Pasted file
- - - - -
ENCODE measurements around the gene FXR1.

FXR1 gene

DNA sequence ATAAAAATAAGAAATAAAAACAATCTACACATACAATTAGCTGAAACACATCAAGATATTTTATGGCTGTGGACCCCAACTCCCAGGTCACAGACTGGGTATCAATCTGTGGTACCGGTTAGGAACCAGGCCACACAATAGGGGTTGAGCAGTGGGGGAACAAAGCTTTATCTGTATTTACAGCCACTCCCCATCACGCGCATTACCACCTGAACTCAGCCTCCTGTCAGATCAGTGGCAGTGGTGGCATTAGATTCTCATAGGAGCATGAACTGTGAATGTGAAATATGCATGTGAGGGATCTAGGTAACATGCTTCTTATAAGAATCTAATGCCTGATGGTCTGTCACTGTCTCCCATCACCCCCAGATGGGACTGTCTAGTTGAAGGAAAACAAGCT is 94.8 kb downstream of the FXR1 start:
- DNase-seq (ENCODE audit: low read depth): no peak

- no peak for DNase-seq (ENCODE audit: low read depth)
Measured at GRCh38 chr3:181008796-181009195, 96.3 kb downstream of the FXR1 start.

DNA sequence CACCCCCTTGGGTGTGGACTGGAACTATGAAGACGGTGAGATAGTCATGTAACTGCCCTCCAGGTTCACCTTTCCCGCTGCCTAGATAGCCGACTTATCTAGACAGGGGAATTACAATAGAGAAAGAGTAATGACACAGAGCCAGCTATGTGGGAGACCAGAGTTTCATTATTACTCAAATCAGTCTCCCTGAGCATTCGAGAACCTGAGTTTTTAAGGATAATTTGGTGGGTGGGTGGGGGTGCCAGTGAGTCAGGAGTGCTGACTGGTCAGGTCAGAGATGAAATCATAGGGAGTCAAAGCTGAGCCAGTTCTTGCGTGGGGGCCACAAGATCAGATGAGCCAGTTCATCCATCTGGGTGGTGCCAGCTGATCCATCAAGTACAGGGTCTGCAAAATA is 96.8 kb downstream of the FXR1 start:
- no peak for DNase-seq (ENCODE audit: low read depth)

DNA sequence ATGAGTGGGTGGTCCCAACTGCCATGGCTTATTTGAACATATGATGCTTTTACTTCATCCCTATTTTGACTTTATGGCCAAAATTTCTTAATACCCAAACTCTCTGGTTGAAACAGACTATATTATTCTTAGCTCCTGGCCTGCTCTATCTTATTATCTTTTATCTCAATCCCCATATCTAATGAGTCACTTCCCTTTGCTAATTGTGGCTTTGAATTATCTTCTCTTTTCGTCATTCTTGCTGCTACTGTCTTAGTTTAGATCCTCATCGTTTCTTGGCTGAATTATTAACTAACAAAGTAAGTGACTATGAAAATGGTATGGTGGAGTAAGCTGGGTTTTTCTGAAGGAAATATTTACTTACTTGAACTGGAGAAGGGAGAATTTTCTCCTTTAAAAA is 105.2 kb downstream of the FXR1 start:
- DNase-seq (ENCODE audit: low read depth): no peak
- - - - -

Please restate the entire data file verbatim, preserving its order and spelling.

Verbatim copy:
ENCODE measurements around the gene FXR1.

FXR1 gene

DNA sequence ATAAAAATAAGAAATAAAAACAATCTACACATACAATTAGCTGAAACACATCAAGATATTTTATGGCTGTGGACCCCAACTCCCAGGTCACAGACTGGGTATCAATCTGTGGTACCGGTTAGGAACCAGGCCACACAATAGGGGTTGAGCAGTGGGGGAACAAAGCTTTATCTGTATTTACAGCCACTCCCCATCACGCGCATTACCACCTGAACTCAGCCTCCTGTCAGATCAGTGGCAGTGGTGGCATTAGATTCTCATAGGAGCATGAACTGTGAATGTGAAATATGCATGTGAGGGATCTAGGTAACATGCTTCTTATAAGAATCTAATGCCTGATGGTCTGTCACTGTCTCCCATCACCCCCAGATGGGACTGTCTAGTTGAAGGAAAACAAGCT is 94.8 kb downstream of the FXR1 start:
- DNase-seq (ENCODE audit: low read depth): no peak

- no peak for DNase-seq (ENCODE audit: low read depth)
Measured at GRCh38 chr3:181008796-181009195, 96.3 kb downstream of the FXR1 start.

DNA sequence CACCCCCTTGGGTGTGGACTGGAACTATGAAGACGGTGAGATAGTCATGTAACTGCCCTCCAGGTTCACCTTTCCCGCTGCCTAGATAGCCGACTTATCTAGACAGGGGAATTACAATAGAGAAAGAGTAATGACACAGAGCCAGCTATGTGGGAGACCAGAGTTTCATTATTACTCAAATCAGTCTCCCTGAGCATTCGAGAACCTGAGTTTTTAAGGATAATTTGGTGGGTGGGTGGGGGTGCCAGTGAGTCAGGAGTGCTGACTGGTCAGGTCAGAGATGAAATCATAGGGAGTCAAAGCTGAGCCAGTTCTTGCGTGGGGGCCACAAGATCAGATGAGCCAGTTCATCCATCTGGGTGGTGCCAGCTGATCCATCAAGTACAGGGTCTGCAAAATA is 96.8 kb downstream of the FXR1 start:
- no peak for DNase-seq (ENCODE audit: low read depth)

DNA sequence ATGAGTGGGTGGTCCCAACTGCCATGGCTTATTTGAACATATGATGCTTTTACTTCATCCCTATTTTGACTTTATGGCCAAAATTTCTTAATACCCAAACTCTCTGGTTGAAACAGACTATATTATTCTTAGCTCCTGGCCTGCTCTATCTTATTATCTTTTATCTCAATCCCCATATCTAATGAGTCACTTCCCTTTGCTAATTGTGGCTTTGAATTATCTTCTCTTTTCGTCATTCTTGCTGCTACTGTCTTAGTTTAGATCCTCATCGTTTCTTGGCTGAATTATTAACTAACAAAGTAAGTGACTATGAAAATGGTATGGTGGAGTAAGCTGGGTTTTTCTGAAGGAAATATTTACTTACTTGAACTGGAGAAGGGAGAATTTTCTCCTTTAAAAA is 105.2 kb downstream of the FXR1 start:
- DNase-seq (ENCODE audit: low read depth): no peak